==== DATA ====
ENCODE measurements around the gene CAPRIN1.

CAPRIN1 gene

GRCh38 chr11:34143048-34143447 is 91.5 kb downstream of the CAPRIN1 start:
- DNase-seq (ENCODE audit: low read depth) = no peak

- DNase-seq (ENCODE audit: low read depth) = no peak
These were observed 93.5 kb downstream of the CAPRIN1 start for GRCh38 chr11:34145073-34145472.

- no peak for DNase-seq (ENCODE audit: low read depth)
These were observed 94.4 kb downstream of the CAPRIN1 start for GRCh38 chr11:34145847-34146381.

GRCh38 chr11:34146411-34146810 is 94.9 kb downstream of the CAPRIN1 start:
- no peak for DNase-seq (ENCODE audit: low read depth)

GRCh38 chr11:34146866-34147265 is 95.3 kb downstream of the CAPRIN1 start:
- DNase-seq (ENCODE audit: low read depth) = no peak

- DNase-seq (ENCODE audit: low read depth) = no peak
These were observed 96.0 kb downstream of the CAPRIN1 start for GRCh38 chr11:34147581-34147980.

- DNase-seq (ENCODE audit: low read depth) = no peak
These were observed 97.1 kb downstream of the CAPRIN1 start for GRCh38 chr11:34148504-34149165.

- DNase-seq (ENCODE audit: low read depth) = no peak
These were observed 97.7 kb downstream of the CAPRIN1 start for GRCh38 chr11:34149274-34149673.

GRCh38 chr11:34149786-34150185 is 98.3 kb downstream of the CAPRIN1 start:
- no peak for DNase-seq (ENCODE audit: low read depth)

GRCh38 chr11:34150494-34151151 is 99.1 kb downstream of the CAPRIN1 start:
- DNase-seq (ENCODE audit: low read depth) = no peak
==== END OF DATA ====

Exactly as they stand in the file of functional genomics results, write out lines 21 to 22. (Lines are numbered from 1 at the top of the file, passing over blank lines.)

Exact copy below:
GRCh38 chr11:34150494-34151151 is 99.1 kb downstream of the CAPRIN1 start:
- DNase-seq (ENCODE audit: low read depth) = no peak